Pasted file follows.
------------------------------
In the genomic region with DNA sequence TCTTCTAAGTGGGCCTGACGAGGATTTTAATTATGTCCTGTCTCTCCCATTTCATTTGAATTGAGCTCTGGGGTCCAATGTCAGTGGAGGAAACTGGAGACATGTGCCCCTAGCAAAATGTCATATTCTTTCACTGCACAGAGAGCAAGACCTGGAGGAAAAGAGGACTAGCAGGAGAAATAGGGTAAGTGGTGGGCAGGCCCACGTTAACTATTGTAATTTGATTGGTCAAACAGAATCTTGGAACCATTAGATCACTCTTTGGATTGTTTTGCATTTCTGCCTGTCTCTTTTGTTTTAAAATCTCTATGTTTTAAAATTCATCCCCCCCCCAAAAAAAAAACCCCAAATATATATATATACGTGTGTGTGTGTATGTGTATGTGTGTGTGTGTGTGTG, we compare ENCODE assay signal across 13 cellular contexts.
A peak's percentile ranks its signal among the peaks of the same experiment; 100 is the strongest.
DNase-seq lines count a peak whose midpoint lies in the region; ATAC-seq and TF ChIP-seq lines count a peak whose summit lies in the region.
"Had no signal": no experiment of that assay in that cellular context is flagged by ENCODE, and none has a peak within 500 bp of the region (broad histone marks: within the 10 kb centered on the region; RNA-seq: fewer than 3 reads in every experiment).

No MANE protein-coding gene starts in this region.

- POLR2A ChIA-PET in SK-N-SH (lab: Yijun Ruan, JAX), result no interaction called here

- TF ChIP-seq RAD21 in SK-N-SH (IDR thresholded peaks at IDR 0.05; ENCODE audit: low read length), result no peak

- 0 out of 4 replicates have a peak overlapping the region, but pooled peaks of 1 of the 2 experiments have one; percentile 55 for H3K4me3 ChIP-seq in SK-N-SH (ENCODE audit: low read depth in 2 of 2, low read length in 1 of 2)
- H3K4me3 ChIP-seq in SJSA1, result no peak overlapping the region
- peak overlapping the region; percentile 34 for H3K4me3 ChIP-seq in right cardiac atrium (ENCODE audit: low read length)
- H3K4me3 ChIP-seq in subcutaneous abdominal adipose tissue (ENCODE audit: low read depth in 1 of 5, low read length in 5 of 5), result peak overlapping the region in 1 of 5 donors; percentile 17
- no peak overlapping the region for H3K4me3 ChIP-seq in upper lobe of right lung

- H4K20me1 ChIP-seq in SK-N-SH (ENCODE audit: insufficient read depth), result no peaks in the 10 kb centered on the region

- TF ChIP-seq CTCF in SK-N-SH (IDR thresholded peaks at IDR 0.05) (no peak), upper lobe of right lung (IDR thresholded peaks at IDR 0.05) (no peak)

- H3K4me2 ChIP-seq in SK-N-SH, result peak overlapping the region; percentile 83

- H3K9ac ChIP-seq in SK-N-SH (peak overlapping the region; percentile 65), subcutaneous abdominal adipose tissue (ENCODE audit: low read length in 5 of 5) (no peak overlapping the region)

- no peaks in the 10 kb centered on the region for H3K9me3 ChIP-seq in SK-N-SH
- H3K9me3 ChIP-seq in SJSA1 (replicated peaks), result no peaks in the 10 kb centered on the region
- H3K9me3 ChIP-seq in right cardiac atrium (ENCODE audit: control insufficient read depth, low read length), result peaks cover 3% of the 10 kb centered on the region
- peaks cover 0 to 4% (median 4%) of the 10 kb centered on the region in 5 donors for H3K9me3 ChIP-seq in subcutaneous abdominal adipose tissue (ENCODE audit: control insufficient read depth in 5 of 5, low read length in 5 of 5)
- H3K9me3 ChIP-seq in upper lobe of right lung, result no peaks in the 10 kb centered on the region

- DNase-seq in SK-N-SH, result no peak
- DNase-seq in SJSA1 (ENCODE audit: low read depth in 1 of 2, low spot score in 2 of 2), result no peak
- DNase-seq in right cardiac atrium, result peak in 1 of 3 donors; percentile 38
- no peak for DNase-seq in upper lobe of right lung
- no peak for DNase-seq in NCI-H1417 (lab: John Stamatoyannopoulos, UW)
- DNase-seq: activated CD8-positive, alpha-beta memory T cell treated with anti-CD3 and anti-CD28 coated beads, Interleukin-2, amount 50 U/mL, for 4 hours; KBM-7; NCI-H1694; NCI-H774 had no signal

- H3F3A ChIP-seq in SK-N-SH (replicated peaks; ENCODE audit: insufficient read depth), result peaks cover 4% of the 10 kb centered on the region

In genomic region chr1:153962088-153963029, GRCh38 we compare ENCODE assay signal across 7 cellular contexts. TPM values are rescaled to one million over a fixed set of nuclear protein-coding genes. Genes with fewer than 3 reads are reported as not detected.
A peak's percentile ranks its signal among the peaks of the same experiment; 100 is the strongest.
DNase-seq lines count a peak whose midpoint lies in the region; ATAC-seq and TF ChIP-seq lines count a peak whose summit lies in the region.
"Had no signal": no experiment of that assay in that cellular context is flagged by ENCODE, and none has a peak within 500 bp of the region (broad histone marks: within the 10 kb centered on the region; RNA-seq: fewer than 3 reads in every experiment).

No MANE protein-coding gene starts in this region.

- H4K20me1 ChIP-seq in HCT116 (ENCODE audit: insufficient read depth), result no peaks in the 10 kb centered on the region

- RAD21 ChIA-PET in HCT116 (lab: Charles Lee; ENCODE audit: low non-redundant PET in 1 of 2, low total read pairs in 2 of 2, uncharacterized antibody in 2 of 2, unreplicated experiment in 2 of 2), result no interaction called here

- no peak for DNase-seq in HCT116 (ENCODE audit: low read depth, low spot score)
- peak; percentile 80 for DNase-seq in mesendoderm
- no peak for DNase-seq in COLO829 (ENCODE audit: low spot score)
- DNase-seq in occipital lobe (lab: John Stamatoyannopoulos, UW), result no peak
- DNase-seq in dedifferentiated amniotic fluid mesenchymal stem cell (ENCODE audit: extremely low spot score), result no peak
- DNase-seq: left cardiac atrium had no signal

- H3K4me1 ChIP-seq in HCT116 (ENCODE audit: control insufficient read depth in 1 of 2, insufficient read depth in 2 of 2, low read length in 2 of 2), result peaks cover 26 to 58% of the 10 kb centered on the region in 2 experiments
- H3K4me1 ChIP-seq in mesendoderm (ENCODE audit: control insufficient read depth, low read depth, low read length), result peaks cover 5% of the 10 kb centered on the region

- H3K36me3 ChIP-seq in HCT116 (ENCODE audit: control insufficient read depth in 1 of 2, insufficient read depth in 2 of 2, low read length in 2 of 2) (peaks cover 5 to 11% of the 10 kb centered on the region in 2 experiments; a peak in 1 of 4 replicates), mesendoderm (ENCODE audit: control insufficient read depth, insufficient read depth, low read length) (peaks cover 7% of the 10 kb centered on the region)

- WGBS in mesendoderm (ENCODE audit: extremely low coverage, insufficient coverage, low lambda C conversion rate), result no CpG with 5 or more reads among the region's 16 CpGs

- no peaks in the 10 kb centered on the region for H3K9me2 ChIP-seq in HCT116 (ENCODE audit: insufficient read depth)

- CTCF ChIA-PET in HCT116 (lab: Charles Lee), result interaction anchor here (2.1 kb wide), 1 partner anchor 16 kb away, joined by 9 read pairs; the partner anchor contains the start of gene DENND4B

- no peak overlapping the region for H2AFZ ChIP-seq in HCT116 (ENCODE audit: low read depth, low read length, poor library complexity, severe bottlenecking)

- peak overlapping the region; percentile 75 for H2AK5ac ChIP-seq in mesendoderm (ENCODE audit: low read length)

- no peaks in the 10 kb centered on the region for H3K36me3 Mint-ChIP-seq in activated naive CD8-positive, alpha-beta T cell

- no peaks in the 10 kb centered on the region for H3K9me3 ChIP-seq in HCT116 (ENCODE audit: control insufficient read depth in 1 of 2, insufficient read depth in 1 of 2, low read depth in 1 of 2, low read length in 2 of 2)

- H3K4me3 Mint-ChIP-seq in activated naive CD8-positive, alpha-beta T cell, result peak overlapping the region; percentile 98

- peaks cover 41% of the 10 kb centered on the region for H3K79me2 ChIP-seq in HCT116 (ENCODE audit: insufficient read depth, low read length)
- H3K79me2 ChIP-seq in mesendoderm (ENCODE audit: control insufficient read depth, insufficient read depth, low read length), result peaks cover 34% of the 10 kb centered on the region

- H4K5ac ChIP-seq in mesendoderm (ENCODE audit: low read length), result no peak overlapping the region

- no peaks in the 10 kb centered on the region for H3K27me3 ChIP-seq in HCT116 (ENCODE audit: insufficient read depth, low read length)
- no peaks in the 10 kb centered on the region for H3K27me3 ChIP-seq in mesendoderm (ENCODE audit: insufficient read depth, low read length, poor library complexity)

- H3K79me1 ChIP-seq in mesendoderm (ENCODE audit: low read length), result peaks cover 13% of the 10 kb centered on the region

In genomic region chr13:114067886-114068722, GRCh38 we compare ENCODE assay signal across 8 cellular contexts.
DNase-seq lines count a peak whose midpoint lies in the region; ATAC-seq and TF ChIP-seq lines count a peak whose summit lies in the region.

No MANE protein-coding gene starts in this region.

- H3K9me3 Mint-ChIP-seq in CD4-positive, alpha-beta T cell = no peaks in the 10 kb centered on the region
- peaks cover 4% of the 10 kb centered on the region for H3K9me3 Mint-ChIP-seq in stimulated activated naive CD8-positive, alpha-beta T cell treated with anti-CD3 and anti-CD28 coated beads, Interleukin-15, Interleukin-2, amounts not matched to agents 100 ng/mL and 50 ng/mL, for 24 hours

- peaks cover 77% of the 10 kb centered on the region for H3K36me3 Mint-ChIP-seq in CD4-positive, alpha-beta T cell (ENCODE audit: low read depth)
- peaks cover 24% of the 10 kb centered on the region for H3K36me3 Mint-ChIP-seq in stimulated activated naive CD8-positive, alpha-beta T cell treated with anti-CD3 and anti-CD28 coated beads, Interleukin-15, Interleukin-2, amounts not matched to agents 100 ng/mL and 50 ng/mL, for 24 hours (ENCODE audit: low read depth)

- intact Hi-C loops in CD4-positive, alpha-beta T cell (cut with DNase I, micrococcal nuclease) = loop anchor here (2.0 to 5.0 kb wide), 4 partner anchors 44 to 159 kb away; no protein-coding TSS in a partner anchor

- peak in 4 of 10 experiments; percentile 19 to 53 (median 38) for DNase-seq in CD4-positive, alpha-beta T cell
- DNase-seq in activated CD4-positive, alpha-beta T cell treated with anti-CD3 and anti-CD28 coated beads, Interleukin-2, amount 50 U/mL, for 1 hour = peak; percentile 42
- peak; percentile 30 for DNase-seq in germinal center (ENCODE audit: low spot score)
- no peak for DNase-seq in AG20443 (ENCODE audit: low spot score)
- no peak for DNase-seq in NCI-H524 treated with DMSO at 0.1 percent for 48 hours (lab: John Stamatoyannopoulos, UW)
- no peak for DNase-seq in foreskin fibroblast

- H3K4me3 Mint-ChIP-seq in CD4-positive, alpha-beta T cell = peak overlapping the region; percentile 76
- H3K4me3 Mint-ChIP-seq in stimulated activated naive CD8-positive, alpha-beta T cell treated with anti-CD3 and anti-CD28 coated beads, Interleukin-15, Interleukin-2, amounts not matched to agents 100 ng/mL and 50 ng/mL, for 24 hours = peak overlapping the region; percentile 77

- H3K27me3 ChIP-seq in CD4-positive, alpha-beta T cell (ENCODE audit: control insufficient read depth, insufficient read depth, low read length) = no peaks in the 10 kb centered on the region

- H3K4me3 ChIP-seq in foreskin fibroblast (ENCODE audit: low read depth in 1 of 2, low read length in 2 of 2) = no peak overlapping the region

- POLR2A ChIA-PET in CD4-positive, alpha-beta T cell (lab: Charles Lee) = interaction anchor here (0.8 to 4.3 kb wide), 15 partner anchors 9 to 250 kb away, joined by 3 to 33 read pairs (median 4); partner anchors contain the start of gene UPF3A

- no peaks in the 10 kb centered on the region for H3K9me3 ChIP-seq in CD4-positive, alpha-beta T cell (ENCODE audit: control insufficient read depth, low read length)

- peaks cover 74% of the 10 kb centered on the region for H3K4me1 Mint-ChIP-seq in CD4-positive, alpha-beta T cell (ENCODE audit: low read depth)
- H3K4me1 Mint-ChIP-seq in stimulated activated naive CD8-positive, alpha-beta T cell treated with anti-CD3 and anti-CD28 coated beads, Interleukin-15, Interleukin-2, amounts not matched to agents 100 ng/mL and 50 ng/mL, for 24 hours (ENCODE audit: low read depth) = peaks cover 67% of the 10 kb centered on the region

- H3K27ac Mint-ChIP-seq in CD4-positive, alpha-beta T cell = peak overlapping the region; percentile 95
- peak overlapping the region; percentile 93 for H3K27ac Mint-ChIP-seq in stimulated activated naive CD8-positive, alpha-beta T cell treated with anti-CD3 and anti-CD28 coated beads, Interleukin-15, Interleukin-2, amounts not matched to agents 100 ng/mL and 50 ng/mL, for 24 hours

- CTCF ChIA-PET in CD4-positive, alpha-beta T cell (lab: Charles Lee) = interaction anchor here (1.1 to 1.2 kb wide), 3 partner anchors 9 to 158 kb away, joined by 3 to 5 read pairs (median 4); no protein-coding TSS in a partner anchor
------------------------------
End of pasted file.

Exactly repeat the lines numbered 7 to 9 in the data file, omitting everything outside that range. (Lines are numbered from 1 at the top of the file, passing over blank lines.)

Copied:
- TF ChIP-seq RAD21 in SK-N-SH (IDR thresholded peaks at IDR 0.05; ENCODE audit: low read length), result no peak

- 0 out of 4 replicates have a peak overlapping the region, but pooled peaks of 1 of the 2 experiments have one; percentile 55 for H3K4me3 ChIP-seq in SK-N-SH (ENCODE audit: low read depth in 2 of 2, low read length in 1 of 2)
- H3K4me3 ChIP-seq in SJSA1, result no peak overlapping the region